FCC Eliminates ECO Test, Easing Review of International Section 214 and Cable Landing License Applications and Affiliate Notifications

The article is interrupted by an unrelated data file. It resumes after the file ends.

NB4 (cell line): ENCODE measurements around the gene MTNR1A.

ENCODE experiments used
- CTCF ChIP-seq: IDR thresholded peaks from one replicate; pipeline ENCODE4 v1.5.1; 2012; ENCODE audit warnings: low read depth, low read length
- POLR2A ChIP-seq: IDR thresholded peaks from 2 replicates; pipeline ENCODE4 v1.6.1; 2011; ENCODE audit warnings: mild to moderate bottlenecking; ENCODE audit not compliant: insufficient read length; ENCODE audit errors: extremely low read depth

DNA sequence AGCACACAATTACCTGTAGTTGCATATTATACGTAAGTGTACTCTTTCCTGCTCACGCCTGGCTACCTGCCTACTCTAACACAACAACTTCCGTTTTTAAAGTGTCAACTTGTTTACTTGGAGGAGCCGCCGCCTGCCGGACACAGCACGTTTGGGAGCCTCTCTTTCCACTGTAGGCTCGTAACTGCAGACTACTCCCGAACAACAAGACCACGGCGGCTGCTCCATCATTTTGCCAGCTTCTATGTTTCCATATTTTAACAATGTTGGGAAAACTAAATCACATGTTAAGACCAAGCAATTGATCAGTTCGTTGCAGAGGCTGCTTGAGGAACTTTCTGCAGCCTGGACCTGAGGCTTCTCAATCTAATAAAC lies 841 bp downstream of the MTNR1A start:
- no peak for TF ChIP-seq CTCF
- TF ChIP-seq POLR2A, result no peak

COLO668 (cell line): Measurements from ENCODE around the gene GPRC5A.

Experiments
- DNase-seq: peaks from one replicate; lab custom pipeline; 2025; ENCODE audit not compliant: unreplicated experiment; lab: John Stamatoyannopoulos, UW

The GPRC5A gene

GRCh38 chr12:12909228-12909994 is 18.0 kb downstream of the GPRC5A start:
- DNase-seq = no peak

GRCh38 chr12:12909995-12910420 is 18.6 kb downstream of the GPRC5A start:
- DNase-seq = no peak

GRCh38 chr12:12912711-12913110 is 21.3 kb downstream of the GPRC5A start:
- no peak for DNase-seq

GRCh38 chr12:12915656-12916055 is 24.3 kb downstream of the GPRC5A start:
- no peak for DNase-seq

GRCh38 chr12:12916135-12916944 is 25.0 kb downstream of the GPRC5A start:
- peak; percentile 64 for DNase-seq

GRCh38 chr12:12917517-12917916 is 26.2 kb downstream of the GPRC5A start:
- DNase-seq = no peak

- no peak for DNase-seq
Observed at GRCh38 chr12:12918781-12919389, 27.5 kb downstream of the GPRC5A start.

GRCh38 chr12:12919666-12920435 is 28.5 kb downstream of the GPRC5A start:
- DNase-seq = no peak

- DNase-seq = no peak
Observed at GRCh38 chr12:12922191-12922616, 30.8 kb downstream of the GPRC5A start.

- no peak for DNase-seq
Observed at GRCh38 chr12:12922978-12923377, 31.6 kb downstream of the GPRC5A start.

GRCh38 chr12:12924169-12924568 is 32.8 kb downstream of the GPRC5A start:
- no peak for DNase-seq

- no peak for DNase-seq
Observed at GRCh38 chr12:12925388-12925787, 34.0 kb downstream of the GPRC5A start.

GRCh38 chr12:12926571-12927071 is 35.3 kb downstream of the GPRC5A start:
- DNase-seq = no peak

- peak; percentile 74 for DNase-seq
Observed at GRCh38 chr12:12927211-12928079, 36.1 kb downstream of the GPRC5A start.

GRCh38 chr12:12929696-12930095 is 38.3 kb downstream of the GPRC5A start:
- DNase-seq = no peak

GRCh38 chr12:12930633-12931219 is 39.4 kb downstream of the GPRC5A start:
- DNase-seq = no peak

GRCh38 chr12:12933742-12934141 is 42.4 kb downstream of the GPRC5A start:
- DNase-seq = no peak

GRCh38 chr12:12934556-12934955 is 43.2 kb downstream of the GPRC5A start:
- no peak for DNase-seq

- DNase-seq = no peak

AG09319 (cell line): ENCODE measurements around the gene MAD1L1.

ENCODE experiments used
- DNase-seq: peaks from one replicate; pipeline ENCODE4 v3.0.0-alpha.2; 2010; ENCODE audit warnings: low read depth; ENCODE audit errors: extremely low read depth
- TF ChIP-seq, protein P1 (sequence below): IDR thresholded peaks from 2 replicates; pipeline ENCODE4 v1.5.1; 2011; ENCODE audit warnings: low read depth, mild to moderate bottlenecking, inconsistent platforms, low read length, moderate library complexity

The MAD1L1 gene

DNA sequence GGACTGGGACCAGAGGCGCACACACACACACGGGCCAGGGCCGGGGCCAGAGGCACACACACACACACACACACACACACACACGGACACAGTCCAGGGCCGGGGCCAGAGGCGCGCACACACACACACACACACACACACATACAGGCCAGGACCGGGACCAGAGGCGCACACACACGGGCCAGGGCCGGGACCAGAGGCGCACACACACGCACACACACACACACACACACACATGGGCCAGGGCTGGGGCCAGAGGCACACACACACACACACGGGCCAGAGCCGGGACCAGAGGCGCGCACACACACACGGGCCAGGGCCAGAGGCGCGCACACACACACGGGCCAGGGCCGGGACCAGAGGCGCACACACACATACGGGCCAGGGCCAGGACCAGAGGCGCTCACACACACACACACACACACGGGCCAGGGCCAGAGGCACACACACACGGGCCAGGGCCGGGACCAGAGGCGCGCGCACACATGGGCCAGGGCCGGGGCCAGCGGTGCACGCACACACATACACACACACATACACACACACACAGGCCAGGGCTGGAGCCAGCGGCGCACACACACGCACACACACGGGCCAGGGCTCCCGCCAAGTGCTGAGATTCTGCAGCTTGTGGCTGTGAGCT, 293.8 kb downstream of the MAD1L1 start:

By Order dated April 22, 2014, the Federal Communications Commission (“FCC”) eliminated the effective competitive opportunities (“ECO”) Test applicable to certain foreign carriers and submarine cable landing licensees. Going forward, once the rule changes become effective, international Section 214 applications and cable landing license applications filed by foreign carriers or licensees or their affiliates that have market power in countries that are not members of the World Trade Organization (“WTO”) (such providers and licensees referred to as (“Affected Providers”)), as well as foreign carrier affiliation notifications filed by Affected Providers, will be reviewed by the FCC using a less burdensome process. Such filings will still be subject to interested party comment, United States Trade Representative (and potentially other federal agency) input, and the FCC power to request additional information as part of the FCC review of whether they are in the public interest. The Commission will also retain its dominant carrier safeguards and reporting requirements and its “no special concession” rules. Specifically, since 1995, an Affected Provider that sought international Section 214 authority to provide service to a foreign point where the Affected Provider or its affiliate has market power, has been subject to the ECO Test and required to demonstrate that there are no legal or practical restrictions on U.S. carriers’ entry into such foreign market. Affected Providers have also been subject to the ECO Test when seeking cable landing licenses to serve a non-WTO Member country the Affected Provider or its affiliate has market power, in which case the Affected Provider must demonstrate that U.S. providers in that country have the legal ability to hold ownership interests in the foreign end of international cables. The Order also addresses the timing and level of review applicable to foreign carrier affiliation notifications filed by U.S.-international carriers authorized under Section 214 and submarine cable landing licensees when submitted by Affected Providers. The FCC eliminated the ECO Test for Affected Providers because of the small numbers of non-WTO countries (relative to global GDP), the limited number of applications and notifications that have been filed by Affected Providers and absence of comment on such applications and notifications by U.S. carriers, and the availability of other public and government agency input regarding applications and notifications submitted by Affected Providers. Although the Commission has eliminated the ECO Test for Affected Providers, it has not extended to Affected Providers the rebuttable presumption that section 214 and cable landing license applications filed by foreign providers or their foreign carrier affiliates from WTO Member countries “do not pose concerns that would justify denial of the application on competition grounds.” Rather, Affected Providers will maintain the burden of demonstrating that any non-WTO country in question supports open entry. The Order explains that the FCC “will closely analyze only those applications where competitive issues are raised concerning U.S. carriers experiencing competitive problems in that market, and will determine whether the public interest would be served by authorizing a foreign carrier with market power to enter the U.S. market.” Under the new approach, where a Section 214 applicant is itself, or is affiliated with, a foreign carrier with market power in a proposed non-WTO Member destination country, then the application will not be eligible for streamlined processing but will be placed by the FCC on a 28-day public notice period. In addition, where an authorized U.S.-international carrier intends to assume an affiliation with a foreign carrier with market power in a non-WTO Member country for which the U.S. carrier is authorized to provide U.S.-international service under Section 214, a foreign carrier affiliation notification must be filed by the Affected Provider 45 days in advance (rather than within thirty days after the transaction, which is the rule for certain other affiliations such as those with carriers that do not have market power or do not own facilities in the destination market). The FCC will now take a similar approach to cable landing license applications and notifications of foreign carrier affiliation by submarine cable licensees. An applicant or notification filer from a non-WTO Member country must still demonstrate whether or not it has market power in the non-WTO Member country where the cable lands. As under current rules, if an applicant for a cable landing license is itself, or is affiliated with, a foreign carrier with market power in the proposed cable’s non-WTO Member destination country, then the application will not be eligible for streamlined processing. Concerning foreign carrier affiliation notifications by submarine cable licensees, the disclosure of market power in the non-WTO Member country will trigger the existing 45-day waiting period after the foreign carrier notification is filed before the transaction can be consummated. The implementing rule changes adopted in the Order, as a whole, are subject to approval by the Office of Management and Budget review prior to taking effect. The FCC’s Order appears to reflect a trend of simplifying international service regulations and eliminating infrequently used regulations, although applications and notifications filed by Affected Providers will still be subject to a greater level of review than those involving only WTO member countries. However, the FCC emphasized in the Order that questions regarding national security, law enforcement, foreign policy and trade policy raised by an application or an affiliate notification would be resolved in the same manner regardless of the WTO status of the provider’s home country.